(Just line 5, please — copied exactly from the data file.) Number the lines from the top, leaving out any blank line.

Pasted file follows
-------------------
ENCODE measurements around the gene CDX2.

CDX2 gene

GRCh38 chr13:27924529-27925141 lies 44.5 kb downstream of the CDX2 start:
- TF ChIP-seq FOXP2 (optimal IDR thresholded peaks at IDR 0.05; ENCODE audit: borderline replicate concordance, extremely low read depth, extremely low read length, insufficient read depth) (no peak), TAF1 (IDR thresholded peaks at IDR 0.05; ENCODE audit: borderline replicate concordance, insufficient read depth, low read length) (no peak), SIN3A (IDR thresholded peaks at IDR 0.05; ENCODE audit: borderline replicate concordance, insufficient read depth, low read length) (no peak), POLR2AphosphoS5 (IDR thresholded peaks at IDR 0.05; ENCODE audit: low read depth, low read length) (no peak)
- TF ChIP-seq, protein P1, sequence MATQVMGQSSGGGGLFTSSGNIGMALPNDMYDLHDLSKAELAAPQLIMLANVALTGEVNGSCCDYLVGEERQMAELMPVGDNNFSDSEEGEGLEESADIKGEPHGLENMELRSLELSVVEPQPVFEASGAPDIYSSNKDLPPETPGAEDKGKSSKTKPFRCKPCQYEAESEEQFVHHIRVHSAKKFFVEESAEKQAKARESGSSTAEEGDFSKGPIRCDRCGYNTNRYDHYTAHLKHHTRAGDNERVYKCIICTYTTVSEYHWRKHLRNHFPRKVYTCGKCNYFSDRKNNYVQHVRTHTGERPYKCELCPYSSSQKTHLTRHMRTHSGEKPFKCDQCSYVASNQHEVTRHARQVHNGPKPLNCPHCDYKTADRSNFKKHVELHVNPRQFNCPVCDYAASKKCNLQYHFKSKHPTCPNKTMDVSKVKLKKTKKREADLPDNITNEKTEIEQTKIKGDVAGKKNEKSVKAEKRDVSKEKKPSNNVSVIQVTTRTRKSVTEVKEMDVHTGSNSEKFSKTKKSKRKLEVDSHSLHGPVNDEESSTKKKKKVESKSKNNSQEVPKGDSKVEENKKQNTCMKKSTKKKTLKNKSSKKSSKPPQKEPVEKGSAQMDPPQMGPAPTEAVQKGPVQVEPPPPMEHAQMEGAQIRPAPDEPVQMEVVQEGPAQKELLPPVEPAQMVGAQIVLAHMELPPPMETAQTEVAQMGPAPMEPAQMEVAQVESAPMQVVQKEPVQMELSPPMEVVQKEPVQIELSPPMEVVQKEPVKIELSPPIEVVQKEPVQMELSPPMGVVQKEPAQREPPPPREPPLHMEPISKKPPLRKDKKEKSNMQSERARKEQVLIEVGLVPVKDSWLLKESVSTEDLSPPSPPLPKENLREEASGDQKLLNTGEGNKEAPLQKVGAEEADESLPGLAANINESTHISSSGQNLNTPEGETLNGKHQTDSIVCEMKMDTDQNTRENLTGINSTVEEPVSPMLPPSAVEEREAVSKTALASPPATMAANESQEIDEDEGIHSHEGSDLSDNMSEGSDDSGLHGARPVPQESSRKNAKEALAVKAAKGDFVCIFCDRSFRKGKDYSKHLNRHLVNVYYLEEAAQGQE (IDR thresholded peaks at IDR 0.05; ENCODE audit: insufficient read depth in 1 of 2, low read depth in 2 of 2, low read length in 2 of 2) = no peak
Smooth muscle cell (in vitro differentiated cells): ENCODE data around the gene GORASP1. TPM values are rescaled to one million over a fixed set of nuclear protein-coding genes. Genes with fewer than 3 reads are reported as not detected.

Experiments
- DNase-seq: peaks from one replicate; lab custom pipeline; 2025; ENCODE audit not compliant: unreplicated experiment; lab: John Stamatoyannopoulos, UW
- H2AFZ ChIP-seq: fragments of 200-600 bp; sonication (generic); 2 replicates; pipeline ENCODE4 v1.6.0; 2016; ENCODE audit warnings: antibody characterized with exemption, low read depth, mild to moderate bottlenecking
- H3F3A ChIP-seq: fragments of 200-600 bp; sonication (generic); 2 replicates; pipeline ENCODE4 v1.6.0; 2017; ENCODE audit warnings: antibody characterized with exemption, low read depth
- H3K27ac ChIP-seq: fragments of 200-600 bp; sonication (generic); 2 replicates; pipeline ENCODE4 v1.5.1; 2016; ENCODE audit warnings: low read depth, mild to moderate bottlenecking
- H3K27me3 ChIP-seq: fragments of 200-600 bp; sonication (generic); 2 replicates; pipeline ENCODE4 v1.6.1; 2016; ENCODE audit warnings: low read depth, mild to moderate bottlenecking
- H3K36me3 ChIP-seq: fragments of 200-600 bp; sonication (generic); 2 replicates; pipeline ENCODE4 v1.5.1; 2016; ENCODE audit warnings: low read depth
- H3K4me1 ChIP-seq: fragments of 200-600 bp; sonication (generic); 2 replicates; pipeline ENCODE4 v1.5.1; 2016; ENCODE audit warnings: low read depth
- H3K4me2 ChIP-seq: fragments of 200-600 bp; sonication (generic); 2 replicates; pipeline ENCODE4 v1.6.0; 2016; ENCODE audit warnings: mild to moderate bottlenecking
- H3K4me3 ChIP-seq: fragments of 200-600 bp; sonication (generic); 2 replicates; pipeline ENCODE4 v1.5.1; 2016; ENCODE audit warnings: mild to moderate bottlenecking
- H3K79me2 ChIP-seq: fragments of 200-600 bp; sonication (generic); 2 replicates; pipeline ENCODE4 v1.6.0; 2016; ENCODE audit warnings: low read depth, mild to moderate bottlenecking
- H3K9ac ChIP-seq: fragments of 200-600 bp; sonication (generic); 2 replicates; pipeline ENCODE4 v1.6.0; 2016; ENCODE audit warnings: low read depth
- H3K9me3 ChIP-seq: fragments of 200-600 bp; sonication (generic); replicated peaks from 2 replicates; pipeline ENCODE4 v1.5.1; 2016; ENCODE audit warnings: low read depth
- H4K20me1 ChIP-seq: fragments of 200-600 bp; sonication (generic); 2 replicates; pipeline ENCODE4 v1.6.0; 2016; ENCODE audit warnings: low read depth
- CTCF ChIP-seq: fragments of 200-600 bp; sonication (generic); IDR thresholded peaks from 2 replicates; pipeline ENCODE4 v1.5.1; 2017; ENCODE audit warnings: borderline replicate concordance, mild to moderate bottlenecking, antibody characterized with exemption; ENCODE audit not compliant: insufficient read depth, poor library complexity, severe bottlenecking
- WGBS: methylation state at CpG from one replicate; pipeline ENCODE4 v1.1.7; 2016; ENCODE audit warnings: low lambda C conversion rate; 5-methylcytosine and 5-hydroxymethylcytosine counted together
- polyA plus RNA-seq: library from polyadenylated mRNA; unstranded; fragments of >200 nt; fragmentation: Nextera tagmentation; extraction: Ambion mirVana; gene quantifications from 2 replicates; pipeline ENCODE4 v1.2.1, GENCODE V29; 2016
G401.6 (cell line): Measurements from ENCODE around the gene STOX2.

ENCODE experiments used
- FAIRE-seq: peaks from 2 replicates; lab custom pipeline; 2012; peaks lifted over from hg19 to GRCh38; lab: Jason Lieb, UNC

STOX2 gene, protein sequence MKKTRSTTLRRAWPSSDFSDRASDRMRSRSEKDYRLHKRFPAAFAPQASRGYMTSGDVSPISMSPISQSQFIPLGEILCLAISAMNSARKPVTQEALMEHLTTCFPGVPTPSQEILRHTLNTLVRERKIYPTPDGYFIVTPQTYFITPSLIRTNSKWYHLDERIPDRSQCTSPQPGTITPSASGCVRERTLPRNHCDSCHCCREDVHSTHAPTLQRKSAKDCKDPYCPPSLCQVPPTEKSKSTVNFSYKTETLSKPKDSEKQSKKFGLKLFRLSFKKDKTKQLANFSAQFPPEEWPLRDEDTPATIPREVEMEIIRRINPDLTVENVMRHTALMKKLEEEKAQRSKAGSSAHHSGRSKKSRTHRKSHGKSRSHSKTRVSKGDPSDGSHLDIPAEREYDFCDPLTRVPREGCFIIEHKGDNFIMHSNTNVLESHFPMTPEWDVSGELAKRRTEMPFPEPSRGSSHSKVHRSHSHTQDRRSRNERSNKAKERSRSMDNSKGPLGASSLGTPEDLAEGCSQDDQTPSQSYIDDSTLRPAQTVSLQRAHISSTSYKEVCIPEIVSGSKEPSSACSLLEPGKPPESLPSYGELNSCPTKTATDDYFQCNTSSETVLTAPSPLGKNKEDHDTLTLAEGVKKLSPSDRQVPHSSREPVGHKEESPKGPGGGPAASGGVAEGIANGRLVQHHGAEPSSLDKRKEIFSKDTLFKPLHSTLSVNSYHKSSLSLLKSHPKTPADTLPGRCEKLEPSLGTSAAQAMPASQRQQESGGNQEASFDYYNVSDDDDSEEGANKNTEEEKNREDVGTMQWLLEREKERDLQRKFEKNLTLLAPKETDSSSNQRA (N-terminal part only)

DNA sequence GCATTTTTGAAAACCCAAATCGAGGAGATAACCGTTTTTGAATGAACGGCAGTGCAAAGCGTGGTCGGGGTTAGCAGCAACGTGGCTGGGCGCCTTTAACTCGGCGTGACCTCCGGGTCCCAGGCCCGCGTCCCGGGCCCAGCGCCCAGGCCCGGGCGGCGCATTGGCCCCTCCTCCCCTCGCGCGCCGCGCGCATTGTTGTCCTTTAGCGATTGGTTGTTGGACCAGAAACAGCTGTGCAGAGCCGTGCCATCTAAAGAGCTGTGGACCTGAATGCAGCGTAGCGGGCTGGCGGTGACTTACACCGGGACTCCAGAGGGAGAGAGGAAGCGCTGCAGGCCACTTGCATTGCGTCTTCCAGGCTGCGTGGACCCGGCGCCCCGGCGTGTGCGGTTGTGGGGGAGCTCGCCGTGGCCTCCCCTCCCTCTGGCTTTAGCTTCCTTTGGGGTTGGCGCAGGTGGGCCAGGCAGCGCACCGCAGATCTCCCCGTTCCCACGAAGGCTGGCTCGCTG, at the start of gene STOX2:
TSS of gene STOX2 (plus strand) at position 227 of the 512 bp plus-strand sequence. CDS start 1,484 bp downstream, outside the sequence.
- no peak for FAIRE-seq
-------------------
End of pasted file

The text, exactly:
- TF ChIP-seq, protein P1, sequence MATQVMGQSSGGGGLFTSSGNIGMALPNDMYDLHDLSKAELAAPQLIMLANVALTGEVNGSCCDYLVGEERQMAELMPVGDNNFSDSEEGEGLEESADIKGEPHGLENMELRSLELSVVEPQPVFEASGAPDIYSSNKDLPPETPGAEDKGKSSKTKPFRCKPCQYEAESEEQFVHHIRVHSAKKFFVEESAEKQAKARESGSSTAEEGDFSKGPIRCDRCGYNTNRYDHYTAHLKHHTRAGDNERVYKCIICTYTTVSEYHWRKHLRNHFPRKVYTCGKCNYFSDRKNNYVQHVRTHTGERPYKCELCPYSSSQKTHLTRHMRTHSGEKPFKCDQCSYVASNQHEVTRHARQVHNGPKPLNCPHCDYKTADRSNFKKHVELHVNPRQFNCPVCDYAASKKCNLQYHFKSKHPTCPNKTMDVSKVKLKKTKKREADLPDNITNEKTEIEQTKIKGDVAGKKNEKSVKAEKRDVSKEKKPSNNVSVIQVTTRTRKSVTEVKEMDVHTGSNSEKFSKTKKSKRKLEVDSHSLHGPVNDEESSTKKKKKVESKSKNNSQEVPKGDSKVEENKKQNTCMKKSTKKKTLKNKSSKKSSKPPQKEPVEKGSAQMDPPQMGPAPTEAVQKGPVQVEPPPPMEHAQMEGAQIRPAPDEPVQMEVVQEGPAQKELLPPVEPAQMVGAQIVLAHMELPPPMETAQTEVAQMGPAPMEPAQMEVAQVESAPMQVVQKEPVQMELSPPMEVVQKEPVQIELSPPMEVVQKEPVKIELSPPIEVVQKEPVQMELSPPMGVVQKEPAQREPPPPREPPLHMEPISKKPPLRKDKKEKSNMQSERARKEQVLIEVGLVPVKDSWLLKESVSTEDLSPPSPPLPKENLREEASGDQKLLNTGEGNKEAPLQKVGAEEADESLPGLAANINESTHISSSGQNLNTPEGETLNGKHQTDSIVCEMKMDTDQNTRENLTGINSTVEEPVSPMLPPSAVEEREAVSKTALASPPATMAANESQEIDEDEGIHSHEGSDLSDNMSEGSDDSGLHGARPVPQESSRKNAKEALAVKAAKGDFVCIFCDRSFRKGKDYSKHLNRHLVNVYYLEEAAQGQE (IDR thresholded peaks at IDR 0.05; ENCODE audit: insufficient read depth in 1 of 2, low read depth in 2 of 2, low read length in 2 of 2) = no peak